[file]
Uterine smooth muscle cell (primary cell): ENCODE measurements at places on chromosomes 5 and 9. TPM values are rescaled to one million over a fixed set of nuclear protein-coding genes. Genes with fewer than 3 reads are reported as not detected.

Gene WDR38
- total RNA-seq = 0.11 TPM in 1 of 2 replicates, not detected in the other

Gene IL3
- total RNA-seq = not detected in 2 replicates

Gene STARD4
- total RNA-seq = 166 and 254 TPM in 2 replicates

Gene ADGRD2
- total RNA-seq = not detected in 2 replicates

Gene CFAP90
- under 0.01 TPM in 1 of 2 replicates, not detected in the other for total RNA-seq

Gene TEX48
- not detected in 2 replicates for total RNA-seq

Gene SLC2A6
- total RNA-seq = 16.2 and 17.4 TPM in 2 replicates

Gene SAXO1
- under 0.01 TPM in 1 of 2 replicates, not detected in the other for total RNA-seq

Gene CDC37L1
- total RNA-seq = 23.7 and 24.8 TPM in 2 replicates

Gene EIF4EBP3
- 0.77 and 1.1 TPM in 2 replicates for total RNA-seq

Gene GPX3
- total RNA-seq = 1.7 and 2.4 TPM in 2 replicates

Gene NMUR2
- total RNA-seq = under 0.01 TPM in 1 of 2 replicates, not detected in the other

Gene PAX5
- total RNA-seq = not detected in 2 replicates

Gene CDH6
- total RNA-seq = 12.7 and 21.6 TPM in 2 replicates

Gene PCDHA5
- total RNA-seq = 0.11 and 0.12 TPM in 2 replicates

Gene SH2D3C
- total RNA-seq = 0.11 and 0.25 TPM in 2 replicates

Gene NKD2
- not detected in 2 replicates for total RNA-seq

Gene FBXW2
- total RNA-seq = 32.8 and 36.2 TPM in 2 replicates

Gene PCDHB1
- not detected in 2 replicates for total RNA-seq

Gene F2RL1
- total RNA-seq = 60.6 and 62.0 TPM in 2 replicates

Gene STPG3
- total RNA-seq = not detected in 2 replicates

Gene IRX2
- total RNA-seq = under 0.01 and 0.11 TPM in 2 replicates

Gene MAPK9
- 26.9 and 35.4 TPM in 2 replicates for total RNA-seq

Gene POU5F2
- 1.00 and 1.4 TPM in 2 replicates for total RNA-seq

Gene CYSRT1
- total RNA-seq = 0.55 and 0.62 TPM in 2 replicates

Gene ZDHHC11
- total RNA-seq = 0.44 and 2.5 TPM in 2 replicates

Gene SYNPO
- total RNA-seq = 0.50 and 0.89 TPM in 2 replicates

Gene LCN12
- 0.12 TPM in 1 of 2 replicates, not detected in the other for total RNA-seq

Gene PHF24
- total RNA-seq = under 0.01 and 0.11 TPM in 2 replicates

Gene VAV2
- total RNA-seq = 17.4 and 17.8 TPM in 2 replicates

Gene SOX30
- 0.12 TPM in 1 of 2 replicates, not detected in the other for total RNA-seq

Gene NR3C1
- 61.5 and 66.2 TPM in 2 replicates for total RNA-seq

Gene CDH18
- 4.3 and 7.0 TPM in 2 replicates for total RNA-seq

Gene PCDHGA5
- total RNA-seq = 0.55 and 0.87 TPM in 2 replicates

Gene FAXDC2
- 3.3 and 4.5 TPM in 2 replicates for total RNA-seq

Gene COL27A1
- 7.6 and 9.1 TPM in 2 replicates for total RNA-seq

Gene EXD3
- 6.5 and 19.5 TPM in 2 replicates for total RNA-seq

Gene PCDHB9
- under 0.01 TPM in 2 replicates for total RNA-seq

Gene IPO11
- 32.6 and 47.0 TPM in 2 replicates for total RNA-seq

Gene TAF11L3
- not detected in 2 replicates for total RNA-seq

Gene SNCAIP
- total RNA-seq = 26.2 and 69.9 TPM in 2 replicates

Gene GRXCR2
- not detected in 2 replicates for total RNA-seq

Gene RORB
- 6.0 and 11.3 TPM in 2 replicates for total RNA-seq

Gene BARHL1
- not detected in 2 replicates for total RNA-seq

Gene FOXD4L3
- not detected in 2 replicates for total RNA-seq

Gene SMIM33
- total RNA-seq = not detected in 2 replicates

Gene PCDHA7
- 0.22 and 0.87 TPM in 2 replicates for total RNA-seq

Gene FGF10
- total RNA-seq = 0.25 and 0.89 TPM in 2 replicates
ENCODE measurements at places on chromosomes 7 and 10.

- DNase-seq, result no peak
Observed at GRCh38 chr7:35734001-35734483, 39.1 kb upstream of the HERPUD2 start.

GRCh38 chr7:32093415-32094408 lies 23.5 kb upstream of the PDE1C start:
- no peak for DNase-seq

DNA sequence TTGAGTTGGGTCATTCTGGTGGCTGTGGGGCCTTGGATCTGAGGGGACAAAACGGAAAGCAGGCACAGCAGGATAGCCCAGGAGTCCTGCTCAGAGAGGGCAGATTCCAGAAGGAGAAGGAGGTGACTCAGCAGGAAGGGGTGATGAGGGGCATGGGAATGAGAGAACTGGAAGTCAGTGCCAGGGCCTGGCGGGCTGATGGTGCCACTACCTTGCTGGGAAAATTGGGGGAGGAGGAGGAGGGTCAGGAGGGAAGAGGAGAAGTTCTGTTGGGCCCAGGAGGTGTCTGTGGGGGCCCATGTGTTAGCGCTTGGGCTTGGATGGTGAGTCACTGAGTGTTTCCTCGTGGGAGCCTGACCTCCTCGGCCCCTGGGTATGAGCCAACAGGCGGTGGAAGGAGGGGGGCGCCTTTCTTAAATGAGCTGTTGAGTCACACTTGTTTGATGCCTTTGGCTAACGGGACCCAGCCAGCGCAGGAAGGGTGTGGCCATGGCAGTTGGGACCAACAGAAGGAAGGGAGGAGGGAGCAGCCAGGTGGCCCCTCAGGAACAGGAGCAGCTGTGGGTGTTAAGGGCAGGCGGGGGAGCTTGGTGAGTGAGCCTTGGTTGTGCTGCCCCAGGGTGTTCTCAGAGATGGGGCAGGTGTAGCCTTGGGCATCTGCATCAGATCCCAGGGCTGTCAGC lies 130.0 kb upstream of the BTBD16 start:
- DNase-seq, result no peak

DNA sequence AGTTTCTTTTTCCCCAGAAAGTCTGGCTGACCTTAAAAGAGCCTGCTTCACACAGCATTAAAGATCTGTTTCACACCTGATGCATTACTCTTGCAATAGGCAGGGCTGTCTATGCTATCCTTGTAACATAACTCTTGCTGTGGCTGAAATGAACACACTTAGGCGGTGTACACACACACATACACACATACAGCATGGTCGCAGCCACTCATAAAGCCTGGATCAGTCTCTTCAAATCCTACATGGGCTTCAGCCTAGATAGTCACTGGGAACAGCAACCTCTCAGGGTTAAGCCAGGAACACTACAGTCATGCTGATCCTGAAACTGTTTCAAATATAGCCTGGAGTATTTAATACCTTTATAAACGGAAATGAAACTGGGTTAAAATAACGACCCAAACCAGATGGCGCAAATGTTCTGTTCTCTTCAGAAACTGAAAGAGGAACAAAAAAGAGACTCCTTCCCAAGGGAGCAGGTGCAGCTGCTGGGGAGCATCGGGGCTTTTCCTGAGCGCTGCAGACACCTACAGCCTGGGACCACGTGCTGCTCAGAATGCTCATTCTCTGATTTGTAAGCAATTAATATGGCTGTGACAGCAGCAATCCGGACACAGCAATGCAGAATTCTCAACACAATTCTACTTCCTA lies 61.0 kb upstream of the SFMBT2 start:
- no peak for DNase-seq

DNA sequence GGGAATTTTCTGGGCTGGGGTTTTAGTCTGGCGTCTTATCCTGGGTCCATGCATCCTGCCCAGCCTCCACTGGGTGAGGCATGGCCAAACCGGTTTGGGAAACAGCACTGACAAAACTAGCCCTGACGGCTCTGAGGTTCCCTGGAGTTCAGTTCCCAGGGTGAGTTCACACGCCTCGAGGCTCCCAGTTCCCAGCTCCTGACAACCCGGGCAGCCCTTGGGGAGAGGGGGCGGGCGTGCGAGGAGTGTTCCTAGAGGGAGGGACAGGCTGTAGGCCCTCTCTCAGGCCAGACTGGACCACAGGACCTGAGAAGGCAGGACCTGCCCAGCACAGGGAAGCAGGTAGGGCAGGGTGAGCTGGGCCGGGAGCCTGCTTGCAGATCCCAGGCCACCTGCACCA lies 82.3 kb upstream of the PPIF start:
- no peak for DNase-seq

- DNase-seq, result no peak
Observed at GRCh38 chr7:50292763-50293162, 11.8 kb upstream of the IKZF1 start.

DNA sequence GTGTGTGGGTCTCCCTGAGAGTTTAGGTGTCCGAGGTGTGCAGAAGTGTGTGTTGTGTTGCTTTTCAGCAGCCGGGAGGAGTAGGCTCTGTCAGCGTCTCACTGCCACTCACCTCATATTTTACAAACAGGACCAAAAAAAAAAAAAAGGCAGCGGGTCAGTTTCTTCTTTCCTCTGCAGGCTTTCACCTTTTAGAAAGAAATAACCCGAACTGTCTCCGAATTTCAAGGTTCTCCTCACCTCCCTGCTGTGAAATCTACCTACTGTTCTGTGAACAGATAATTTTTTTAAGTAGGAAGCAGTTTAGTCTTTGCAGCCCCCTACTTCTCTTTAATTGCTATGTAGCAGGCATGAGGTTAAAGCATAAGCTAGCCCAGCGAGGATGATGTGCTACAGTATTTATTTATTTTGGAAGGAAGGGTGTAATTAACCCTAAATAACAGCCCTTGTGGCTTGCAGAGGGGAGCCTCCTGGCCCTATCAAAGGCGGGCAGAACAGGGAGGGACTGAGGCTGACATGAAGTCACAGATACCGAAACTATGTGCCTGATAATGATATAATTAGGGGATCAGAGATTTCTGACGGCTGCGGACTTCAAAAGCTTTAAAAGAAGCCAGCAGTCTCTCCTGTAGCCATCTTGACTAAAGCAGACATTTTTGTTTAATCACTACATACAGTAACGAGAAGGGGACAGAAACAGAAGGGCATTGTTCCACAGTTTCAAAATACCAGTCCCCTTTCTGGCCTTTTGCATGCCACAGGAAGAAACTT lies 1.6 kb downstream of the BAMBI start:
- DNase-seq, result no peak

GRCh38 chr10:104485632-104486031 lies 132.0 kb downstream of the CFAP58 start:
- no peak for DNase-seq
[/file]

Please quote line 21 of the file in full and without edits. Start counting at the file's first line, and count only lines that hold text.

- 0.77 and 1.1 TPM in 2 replicates for total RNA-seq